The device that drives most of the story lines is still basically the damsel in distress, the beautiful young woman that needs Michael’s (David Hasselhoff) help. One novel variation was to have Michael respond to the plea of a young boy, often with an attractive, young widowed mother. This served to broaden the general appeal of the series to include the younger members of the audience. This technique also permitted Hasselhoff to show of his big brother side. He has a natural charm that goes beyond the ladies man; he is great in scenes with kids. My wife assures me that women also finds this very attract in itself. At the heart of this series is the lone warrior fighting for justice and helping the disenfranchised.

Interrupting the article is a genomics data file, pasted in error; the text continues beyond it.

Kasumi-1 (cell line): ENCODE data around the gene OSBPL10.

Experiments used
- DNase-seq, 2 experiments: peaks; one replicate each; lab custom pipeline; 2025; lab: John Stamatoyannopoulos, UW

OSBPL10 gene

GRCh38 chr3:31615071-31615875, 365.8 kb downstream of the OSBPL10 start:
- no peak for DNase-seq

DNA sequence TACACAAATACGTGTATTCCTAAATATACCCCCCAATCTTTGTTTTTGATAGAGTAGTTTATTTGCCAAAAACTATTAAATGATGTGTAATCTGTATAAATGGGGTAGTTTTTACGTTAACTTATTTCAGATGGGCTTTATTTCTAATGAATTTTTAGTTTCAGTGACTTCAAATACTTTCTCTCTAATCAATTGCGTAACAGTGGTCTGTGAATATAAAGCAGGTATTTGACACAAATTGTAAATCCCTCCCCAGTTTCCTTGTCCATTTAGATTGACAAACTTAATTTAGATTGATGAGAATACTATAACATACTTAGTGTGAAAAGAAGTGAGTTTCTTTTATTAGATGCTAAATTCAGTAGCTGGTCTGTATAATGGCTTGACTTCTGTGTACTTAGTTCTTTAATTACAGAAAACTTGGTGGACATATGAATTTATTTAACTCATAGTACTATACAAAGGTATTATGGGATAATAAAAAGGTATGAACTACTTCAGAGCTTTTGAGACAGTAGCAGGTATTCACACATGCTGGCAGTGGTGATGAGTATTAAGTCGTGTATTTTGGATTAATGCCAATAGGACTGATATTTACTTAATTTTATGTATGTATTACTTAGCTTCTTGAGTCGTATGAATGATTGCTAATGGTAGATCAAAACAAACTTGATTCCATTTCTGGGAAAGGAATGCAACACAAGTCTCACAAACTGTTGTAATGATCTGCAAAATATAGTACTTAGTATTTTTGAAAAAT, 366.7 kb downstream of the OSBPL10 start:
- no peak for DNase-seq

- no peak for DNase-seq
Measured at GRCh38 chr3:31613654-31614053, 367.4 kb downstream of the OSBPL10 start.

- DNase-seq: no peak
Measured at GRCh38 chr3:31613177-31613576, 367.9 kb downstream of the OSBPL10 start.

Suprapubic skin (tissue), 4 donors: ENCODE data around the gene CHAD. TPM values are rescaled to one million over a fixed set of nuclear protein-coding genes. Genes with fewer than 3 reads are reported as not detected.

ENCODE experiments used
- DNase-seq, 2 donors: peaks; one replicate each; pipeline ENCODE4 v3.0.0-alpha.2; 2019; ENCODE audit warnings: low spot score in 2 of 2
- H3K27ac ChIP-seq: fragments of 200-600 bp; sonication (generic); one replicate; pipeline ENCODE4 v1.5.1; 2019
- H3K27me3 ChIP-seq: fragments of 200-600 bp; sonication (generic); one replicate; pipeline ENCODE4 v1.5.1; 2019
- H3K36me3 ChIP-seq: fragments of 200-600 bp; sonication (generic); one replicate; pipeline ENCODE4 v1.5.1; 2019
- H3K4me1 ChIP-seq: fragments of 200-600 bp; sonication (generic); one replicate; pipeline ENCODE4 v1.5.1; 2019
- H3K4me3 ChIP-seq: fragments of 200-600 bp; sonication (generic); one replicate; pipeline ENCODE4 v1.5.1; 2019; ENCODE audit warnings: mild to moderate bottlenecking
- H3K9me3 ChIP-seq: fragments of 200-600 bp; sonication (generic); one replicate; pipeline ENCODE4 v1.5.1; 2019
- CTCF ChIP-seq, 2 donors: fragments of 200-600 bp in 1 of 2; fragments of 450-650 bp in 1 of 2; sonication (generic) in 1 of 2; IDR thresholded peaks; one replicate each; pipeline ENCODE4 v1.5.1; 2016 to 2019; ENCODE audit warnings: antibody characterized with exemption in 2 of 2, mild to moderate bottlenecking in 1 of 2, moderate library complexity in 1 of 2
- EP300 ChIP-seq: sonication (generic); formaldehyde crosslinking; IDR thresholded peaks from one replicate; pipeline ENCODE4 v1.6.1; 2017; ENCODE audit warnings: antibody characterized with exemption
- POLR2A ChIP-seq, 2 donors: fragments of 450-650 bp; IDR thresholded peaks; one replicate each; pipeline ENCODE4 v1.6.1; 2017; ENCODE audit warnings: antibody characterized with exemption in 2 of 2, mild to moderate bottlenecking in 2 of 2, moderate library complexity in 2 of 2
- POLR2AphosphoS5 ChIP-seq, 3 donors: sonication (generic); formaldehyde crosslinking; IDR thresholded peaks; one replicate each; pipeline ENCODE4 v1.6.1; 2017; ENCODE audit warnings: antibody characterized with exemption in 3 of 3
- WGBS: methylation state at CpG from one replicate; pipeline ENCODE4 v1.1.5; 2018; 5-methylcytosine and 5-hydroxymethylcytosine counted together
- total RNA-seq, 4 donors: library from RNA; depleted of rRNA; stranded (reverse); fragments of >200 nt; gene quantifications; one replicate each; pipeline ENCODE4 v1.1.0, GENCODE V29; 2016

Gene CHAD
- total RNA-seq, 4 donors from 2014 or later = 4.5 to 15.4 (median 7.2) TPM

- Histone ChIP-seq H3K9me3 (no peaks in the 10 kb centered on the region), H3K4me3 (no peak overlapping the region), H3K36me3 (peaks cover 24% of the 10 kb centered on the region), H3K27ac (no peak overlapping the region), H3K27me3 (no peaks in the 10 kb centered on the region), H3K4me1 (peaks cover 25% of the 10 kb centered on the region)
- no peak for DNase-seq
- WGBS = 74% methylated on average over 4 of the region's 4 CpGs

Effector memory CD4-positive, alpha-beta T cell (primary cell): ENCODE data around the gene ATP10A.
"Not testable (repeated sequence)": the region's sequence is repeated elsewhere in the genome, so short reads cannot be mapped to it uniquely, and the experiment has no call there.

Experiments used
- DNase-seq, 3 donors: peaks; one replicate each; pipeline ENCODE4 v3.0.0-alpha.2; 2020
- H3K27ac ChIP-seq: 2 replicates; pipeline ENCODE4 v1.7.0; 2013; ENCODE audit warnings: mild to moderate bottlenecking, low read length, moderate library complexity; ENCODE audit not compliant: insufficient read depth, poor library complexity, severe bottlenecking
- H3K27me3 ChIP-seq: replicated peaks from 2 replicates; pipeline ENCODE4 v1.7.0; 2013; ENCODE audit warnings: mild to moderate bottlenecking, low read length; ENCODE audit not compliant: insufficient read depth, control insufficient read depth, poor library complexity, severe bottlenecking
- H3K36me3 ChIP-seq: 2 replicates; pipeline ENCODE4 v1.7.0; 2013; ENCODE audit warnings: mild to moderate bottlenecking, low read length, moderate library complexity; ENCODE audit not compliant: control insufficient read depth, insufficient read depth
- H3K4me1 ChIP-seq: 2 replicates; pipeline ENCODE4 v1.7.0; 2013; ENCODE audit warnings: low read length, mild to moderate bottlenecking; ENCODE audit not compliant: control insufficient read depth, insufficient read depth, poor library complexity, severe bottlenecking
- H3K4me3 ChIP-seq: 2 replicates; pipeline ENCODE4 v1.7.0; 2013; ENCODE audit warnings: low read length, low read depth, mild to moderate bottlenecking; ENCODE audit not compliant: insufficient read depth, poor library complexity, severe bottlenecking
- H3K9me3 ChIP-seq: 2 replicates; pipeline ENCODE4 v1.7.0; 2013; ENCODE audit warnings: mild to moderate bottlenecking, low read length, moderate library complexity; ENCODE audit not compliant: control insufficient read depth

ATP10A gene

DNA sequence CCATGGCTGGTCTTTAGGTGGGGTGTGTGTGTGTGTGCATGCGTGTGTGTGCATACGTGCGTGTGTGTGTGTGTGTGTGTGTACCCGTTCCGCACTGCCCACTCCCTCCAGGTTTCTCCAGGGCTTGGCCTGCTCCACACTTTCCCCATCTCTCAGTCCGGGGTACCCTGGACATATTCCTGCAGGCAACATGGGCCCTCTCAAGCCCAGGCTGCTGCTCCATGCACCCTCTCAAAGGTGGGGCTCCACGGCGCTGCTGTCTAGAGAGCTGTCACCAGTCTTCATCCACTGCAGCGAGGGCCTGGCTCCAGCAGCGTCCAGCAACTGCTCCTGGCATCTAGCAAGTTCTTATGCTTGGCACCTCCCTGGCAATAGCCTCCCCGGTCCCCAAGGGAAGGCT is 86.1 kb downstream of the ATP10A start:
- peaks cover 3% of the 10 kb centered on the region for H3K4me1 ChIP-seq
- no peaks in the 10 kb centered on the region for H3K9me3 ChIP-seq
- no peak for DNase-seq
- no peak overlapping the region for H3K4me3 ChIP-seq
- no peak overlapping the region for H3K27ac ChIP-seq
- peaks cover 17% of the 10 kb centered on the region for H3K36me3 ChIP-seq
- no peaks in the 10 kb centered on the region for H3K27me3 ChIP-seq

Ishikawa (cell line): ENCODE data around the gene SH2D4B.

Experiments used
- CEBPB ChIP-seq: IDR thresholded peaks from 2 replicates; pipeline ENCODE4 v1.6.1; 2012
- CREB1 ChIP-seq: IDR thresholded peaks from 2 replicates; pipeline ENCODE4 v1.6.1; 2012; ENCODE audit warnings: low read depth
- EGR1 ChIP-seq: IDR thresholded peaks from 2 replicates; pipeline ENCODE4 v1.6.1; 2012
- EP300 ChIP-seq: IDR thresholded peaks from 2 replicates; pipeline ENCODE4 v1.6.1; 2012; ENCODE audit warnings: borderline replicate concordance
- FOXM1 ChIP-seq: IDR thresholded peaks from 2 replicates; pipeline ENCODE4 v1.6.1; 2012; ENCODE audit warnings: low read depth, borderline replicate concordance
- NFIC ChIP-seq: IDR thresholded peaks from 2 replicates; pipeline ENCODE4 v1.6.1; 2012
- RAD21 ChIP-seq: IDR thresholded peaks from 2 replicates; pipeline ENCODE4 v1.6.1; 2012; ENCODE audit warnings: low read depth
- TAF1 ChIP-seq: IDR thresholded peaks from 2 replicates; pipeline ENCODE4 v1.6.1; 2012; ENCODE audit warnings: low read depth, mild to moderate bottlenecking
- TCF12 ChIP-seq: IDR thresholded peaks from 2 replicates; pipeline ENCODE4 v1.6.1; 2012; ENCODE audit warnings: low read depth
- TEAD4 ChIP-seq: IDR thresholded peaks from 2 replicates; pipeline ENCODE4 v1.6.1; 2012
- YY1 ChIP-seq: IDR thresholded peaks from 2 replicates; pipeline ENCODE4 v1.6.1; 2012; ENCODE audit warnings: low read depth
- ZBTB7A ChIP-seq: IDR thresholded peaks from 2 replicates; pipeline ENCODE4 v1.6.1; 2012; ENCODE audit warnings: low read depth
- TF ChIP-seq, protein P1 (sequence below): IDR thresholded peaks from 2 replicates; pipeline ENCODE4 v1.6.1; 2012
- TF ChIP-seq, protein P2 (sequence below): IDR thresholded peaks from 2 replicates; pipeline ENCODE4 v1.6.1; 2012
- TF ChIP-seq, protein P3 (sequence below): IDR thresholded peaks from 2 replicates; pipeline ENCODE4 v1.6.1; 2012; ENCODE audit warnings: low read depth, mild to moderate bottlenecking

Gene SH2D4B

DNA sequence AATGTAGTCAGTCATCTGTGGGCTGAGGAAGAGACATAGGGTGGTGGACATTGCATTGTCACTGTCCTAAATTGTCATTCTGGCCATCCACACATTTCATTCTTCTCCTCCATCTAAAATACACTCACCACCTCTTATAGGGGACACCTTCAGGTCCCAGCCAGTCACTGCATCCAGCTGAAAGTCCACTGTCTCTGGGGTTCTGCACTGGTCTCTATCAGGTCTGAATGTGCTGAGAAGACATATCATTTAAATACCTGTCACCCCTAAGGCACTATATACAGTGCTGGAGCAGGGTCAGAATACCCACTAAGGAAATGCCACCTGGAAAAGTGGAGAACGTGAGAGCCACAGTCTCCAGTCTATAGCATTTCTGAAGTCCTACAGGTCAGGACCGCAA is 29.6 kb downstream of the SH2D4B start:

By the second season it is usually time to introduce a recurring arch enemy. For Knight Rider it came in the form of Garth Knight (David Hasselhoff) and his super truck Goliath. The truck was created by the vindictive son and ex-wife of Wilton Knight and naturally set to do as much evil as possible. Instead of KITT fighting a prototype car with similar abilities to his own now he must face a more powerful truck, as the name implies it turns the story into a fight of a smaller individual against a much larger and powerful opponent. This story arc also gives Hasselhoff a chance to use his soap opera experience. After all, the evil twin has been used there since the beginning of that day time format. Audiences respond to the good versus evil story and most likely always will. This is also the perfect set up for the always popular thread of KITT being almost defeated, having to muster everything to win.